Quantcast

Latest Messenger RNA Stories

2011-01-17 12:29:30

In a technique that could eventually shed light on how gene expression influences human disease, scientists at Albert Einstein College of Medicine of Yeshiva University have for the first time ever successfully visualized single molecules of naturally-occurring messenger RNA (mRNA) transcribed in living mammalian cells. The scientific achievement is detailed in the January 16 online edition of Nature Methods. Gene expression involves transcribing a gene's DNA into molecules of mRNA. These...

2010-12-27 13:45:29

Turns mortal heart attacks into non-mortal heart attacks -- NIH study Three weeks of oral resveratrol or Longevinex® ingestion prior to an induced heart attack returned microRNA activity close to their pre-event levels in excised animal hearts. Among thousands of microRNA's studied, just six were attributed to exerting the majority of the gene-switching effects measured in the animal heart study "” four microRNA optimally regulated by Longevinex® and...

2010-12-23 02:18:44

Findings could point to possible new target for cancer studies, potential treatments A scientist from the Florida campus of The Scripps Research Institute has discovered a molecular switch that controls the synthesis of ribosomes. Ribosomes are the large machineries inside all living cells that produce proteins, the basic working units of any cell. These new findings offer a novel target for potential treatments for a range of diseases, including cancer. The study is published in the December...

2010-12-14 00:45:53

Effect on brain modified with drugs, could lead to therapeutic target Expression of a toxic RNA that leads to Fragile X Tremor Ataxia Syndrome is modifiable by genetic or pharmacologic means, according to new research from U-M Medical School scientists. In the study published online today in the journal Public Library Of Science Genetics, U-M's Peter K. Todd, M.D., Ph.D., led a team of researchers who examined the expression of a toxic messenger RNA (mRNA) seen in the brains of those...

2010-11-18 16:32:57

Implications for brain diseases such as epilepsy, according to Penn study Cells have their own version of the cut-and-paste editing function called splicing. Researchers at the University of Pennsylvania School of Medicine have documented a novel form of splicing in the cytoplasm of a nerve cell, which dictates a special form of a potassium channel protein in the outer membrane. The channel protein is found in the dendrites of hippocampus cells -- the seat of memory, learning, and spatial...

2010-10-25 16:13:00

Fertility procedures such as in vitro fertilization (IVF) require a couple and the doctor to place the risky bet that the multiple eggs they choose to fertilize will produce an embryo that will thrive in the uterus. Researchers cannot biopsy eggs directly because that would destroy them, but a new discovery by professors at Brown University and Women & Infants Hospital could lead to new insights about how eggs develop and ultimately inform judgments about how the embryos they produce will...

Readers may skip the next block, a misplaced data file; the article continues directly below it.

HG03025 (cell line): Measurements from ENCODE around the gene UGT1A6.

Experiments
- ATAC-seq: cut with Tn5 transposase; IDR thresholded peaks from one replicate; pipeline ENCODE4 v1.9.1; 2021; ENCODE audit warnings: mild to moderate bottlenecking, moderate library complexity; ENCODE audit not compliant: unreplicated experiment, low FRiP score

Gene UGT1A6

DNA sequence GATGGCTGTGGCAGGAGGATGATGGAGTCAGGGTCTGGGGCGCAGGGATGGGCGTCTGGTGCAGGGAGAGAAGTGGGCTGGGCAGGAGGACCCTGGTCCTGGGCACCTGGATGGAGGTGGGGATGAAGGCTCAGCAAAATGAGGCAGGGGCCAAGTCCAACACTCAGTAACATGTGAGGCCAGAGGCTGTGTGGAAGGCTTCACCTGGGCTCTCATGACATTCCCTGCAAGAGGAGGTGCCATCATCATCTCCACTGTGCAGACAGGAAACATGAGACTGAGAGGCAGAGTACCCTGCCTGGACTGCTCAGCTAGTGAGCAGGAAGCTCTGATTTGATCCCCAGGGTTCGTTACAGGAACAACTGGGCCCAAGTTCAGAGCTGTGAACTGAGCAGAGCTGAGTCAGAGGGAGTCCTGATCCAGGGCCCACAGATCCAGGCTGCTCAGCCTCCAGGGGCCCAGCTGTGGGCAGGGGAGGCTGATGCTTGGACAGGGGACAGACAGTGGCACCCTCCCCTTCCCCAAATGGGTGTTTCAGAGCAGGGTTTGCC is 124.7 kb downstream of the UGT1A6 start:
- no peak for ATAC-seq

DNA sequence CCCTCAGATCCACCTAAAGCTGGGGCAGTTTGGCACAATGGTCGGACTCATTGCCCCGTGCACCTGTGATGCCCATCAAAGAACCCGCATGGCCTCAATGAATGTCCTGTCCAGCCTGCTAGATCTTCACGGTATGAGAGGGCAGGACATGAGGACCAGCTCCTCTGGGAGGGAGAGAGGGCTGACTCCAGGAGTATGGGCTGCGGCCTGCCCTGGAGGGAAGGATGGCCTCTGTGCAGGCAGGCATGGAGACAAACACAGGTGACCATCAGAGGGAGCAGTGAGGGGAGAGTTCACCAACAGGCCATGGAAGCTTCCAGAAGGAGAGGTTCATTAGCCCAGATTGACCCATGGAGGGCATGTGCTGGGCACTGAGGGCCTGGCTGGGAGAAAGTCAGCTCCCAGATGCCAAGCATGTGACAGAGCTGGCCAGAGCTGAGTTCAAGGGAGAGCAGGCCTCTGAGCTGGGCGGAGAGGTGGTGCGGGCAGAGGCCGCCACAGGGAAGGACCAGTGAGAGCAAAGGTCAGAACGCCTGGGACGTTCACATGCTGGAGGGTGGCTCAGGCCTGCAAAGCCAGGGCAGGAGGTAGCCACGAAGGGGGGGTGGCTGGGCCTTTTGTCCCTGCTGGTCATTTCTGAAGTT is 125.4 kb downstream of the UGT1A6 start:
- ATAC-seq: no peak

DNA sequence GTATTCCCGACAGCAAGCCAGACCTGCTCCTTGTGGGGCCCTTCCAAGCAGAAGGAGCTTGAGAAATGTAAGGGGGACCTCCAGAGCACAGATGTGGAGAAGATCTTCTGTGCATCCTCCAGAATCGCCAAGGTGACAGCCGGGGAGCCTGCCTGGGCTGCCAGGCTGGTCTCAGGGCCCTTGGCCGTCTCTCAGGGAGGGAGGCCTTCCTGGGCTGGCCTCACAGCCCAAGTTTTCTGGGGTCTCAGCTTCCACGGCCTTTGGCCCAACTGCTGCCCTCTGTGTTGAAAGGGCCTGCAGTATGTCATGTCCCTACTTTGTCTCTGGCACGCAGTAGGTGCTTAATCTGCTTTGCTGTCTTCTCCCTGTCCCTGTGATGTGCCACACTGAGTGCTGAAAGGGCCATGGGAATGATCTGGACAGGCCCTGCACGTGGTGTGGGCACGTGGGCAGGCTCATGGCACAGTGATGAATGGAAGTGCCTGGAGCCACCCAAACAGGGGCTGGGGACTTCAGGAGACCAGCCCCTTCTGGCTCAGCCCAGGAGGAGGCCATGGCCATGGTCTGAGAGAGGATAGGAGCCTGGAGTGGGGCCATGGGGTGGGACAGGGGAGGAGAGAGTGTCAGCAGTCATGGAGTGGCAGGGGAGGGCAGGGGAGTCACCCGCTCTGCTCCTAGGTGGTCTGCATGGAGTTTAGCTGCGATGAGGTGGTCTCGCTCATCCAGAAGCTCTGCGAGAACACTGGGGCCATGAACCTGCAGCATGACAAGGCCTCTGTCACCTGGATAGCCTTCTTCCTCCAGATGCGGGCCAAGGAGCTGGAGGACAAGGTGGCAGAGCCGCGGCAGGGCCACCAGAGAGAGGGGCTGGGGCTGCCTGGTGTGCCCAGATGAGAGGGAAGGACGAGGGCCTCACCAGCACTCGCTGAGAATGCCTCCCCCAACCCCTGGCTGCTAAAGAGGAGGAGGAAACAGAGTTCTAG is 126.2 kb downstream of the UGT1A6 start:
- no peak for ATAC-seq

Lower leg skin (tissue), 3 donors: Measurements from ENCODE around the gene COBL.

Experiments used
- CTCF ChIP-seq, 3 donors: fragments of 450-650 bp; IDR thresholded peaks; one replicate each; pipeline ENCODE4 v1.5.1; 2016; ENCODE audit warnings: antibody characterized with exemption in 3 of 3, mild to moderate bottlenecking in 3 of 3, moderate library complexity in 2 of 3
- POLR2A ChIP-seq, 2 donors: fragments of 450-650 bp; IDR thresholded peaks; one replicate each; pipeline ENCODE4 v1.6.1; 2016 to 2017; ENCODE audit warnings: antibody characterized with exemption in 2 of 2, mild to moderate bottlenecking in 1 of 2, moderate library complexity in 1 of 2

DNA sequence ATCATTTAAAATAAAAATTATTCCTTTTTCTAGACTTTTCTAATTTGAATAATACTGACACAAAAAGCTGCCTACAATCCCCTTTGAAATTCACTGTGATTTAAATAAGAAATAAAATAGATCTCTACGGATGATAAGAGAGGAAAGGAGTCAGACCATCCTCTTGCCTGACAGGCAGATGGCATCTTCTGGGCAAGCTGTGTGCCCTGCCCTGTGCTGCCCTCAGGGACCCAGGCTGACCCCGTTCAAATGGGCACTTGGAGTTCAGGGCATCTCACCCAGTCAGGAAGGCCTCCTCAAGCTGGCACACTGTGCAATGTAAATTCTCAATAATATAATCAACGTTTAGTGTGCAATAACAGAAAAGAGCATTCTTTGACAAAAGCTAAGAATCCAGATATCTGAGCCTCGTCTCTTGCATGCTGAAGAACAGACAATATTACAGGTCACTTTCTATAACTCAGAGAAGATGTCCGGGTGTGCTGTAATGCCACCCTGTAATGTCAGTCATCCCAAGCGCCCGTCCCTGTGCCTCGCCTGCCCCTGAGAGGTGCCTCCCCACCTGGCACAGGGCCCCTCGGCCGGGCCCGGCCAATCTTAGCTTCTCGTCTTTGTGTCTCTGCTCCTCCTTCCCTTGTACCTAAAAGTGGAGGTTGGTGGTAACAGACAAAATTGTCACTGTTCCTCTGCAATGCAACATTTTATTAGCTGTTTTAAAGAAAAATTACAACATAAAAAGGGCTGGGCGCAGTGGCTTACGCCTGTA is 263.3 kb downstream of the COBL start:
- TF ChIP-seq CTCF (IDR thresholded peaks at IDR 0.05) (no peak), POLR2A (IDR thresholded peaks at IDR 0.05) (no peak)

2010-10-15 17:13:40

Implications for autoimmune and neurological diseases How a T cell decides to make protein X, Y, or Z can have profound effects for fighting foreign invaders or staving off dire autoimmune reactions. Researchers at the University of Pennsylvania School of Medicine have identified the steps that control how different forms of an immune cell protein called CD45, which is critical for activating the immune system when faced with pathogens, are controlled in the arc of a body's immune response....

2010-09-25 00:32:36

Researchers report this month that MALAT1, a long non-coding RNA that is implicated in certain cancers, regulates pre-mRNA splicing "“ a critical step in the earliest stage of protein production. Their study appears in the journal Molecular Cell. Nearly 5 percent of the human genome codes for proteins, and scientists are only beginning to understand the role of the rest of the "non-coding" genome. Among the least studied non-coding genes "“ which are transcribed from DNA to RNA...

2010-09-15 19:11:46

Albert Einstein College of Medicine findings mark key advance in using microscopy to reveal secrets of living cells By constructing a microscope apparatus that achieves resolution never before possible in living cells, researchers at Albert Einstein College of Medicine  of Yeshiva University have illuminated the molecular interactions that occur during one of the most important "trips" in all of biology: the journey of individual messenger Ribonucleic acid (RNA) molecules from the...

2010-09-13 12:40:07

St. Jude Children's Research Hospital scientists discovered a new mechanism cells use to maximize production of a key protein following DNA damage and demonstrated the potential of small molecules to regulate the process and protect healthy tissue St. Jude Children's Research Hospital investigators have identified a novel structure in cells that serves as a control switch in the body's system for eliminating damaged cells and also offers new therapeutic potential. The findings provide fresh...


Word of the Day
mundungus
  • A stinking tobacco.
  • Offal; waste animal product; organic matter unfit for consumption.
This word comes from the Spanish 'mondongo,' tripe, entrails.